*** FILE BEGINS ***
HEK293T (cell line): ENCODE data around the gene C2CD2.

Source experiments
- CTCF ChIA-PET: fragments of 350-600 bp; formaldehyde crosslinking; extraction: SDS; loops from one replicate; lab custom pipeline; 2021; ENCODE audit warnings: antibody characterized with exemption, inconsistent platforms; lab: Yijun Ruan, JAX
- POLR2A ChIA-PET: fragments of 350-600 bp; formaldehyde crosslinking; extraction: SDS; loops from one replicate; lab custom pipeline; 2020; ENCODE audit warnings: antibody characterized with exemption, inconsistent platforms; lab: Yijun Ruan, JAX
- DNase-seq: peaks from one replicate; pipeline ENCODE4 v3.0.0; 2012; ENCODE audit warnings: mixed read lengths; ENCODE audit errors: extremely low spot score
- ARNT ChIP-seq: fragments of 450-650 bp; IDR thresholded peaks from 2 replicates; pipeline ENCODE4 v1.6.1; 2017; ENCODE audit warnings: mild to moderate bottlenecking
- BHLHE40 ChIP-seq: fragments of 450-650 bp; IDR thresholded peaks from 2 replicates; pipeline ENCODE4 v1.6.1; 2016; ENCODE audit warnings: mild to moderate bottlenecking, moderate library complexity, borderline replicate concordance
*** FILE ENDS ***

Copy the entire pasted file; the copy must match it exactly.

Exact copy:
HEK293T (cell line): ENCODE data around the gene C2CD2.

Source experiments
- CTCF ChIA-PET: fragments of 350-600 bp; formaldehyde crosslinking; extraction: SDS; loops from one replicate; lab custom pipeline; 2021; ENCODE audit warnings: antibody characterized with exemption, inconsistent platforms; lab: Yijun Ruan, JAX
- POLR2A ChIA-PET: fragments of 350-600 bp; formaldehyde crosslinking; extraction: SDS; loops from one replicate; lab custom pipeline; 2020; ENCODE audit warnings: antibody characterized with exemption, inconsistent platforms; lab: Yijun Ruan, JAX
- DNase-seq: peaks from one replicate; pipeline ENCODE4 v3.0.0; 2012; ENCODE audit warnings: mixed read lengths; ENCODE audit errors: extremely low spot score
- ARNT ChIP-seq: fragments of 450-650 bp; IDR thresholded peaks from 2 replicates; pipeline ENCODE4 v1.6.1; 2017; ENCODE audit warnings: mild to moderate bottlenecking
- BHLHE40 ChIP-seq: fragments of 450-650 bp; IDR thresholded peaks from 2 replicates; pipeline ENCODE4 v1.6.1; 2016; ENCODE audit warnings: mild to moderate bottlenecking, moderate library complexity, borderline replicate concordance